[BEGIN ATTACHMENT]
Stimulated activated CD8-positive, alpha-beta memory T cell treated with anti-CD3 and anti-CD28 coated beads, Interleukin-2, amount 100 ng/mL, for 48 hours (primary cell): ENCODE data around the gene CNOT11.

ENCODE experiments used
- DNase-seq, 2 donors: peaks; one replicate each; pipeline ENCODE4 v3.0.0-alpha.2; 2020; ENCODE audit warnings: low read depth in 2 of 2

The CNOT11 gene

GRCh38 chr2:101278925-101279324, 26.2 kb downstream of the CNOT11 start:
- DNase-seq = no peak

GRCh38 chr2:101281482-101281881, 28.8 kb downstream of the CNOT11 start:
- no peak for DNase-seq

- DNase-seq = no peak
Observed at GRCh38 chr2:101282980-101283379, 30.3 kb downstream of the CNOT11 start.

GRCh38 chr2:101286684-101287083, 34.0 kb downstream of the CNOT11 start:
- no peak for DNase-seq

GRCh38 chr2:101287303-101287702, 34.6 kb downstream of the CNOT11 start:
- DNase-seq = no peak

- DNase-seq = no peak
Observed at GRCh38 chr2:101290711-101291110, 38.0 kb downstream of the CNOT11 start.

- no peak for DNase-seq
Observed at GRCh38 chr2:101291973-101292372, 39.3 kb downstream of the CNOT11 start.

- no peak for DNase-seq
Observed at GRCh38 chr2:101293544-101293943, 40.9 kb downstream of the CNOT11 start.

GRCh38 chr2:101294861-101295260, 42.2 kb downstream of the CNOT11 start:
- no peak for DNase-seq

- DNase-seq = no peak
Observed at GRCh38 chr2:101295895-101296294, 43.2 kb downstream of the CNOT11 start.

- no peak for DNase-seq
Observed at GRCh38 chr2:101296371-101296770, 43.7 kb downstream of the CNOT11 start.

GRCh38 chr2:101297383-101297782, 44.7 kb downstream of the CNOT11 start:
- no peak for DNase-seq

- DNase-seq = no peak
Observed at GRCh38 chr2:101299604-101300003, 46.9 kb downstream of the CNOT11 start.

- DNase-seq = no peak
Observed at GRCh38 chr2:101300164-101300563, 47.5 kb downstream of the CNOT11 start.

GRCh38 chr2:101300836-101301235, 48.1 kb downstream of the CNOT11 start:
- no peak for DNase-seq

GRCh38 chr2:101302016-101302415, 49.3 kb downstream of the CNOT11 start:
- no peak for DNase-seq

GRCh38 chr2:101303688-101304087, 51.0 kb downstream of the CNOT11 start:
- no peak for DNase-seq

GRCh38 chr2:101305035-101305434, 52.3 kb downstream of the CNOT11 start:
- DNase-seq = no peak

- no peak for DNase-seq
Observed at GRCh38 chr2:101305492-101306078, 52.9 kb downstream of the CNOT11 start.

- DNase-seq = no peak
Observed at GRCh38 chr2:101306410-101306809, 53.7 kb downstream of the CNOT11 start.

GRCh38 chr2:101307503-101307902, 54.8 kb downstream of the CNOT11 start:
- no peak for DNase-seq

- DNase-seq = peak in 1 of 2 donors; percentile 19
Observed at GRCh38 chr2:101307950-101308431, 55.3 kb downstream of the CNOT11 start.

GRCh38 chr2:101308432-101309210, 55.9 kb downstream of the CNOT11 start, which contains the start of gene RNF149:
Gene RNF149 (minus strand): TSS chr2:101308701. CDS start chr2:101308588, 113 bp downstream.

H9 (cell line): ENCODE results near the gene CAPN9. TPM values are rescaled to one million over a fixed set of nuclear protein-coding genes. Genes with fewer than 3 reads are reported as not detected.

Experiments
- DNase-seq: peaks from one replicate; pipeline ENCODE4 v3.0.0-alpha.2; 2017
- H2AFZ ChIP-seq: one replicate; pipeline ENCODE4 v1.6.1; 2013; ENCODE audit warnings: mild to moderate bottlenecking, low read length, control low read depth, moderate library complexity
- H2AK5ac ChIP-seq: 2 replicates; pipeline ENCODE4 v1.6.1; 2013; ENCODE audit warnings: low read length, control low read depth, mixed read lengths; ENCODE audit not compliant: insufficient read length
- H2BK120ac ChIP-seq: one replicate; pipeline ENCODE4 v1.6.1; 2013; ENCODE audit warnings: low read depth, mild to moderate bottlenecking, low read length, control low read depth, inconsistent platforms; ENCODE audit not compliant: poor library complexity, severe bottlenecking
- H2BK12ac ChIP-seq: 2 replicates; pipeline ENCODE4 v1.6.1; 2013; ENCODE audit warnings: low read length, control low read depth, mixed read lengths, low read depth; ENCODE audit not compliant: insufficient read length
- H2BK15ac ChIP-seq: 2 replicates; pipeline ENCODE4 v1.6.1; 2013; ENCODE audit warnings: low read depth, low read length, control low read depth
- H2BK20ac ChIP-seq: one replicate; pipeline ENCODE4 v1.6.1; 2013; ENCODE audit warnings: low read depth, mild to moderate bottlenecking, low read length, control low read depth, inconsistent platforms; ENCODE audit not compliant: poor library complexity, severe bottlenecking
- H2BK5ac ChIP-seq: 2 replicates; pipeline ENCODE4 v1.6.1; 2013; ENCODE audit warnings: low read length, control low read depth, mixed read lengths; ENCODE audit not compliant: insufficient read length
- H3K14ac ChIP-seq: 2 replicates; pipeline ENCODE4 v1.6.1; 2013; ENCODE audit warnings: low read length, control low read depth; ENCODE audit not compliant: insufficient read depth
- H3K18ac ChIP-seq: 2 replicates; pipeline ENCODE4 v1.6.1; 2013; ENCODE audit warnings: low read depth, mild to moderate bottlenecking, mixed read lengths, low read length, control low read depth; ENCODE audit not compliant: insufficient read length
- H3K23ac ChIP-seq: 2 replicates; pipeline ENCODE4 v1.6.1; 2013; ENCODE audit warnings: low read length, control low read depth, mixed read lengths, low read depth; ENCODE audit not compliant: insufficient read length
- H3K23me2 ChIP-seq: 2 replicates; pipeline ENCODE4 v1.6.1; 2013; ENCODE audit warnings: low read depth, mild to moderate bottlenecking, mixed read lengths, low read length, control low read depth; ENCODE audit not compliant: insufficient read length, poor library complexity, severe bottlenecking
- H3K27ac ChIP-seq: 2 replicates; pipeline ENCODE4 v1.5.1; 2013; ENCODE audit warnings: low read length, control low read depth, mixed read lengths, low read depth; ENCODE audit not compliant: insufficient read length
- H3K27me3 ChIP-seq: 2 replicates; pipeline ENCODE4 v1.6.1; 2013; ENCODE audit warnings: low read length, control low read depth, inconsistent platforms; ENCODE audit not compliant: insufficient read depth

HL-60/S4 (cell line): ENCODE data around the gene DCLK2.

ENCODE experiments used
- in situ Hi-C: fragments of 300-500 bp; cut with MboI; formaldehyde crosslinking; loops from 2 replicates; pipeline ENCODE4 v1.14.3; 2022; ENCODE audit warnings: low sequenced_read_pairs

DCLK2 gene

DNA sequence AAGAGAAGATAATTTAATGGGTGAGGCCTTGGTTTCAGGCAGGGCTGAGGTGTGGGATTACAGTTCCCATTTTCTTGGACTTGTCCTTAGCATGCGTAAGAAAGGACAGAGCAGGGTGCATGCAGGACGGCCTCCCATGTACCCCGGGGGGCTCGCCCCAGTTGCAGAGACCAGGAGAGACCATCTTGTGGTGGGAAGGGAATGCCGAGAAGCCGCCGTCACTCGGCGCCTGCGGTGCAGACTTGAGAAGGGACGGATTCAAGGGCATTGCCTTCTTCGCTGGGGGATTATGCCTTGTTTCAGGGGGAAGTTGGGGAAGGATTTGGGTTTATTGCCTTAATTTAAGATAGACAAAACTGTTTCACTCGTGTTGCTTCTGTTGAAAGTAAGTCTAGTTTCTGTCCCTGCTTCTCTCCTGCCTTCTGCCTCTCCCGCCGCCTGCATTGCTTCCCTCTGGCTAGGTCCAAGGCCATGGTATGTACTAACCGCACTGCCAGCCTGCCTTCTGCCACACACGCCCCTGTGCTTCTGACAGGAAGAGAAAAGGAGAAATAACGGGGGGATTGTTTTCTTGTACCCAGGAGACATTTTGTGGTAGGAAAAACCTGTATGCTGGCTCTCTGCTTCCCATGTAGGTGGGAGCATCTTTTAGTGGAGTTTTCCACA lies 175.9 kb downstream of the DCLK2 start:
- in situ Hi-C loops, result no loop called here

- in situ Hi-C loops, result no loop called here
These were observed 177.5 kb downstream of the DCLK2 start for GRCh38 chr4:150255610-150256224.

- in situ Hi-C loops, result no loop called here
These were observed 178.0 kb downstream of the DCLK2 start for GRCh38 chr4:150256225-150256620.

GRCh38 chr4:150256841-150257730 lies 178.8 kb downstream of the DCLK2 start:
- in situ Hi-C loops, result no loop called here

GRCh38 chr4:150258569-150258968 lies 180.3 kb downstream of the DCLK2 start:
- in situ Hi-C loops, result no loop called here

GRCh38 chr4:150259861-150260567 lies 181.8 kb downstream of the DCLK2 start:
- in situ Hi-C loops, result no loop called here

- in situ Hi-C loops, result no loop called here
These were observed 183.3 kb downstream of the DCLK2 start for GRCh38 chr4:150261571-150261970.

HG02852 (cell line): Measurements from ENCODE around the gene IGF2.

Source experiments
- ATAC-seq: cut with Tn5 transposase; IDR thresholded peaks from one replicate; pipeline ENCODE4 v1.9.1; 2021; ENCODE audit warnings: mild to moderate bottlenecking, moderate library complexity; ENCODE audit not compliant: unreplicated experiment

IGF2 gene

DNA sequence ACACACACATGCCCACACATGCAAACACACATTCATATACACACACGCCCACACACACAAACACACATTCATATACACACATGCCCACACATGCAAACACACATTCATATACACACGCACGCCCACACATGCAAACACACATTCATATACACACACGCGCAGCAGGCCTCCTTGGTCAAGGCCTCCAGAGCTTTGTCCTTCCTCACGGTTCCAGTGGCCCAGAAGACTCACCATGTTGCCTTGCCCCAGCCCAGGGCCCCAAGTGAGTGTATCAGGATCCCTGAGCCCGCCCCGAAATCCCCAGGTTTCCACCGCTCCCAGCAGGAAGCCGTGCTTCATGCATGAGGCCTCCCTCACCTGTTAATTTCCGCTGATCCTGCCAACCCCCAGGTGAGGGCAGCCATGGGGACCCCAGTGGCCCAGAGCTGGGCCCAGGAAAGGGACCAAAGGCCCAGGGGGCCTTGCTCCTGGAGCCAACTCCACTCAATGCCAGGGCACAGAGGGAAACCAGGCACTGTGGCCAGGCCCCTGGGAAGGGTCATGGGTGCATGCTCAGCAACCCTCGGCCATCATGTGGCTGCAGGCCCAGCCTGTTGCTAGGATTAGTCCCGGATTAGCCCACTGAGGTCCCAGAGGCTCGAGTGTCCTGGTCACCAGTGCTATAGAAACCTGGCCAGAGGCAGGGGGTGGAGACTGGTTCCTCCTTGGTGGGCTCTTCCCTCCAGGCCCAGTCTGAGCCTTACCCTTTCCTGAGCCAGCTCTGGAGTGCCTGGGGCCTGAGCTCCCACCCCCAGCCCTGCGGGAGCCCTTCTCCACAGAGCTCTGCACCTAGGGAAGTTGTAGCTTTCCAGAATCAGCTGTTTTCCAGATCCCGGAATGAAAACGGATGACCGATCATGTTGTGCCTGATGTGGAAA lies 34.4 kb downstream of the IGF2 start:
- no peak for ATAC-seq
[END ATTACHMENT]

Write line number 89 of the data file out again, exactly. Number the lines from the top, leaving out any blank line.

DNA sequence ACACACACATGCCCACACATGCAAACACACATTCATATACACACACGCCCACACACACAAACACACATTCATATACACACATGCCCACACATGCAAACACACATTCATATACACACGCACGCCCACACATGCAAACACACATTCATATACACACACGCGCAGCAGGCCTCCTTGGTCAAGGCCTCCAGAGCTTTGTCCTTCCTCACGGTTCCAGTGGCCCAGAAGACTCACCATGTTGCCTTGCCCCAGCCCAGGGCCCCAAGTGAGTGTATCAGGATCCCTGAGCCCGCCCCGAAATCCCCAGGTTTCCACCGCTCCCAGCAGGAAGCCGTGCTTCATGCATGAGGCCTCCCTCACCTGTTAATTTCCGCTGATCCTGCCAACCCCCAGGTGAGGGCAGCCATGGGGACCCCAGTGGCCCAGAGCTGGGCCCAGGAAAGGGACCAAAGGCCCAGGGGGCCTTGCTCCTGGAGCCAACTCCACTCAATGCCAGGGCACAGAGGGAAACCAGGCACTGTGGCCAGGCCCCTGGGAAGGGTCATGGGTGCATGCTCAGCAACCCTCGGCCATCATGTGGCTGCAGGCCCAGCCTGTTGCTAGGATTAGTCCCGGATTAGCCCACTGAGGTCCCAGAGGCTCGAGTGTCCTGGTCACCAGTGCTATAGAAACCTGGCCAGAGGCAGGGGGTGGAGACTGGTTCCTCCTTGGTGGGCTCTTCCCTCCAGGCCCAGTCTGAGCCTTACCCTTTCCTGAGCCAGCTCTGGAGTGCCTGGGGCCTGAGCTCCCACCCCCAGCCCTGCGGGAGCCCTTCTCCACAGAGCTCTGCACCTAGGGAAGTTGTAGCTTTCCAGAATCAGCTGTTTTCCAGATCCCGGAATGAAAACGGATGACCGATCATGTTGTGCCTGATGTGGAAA lies 34.4 kb downstream of the IGF2 start: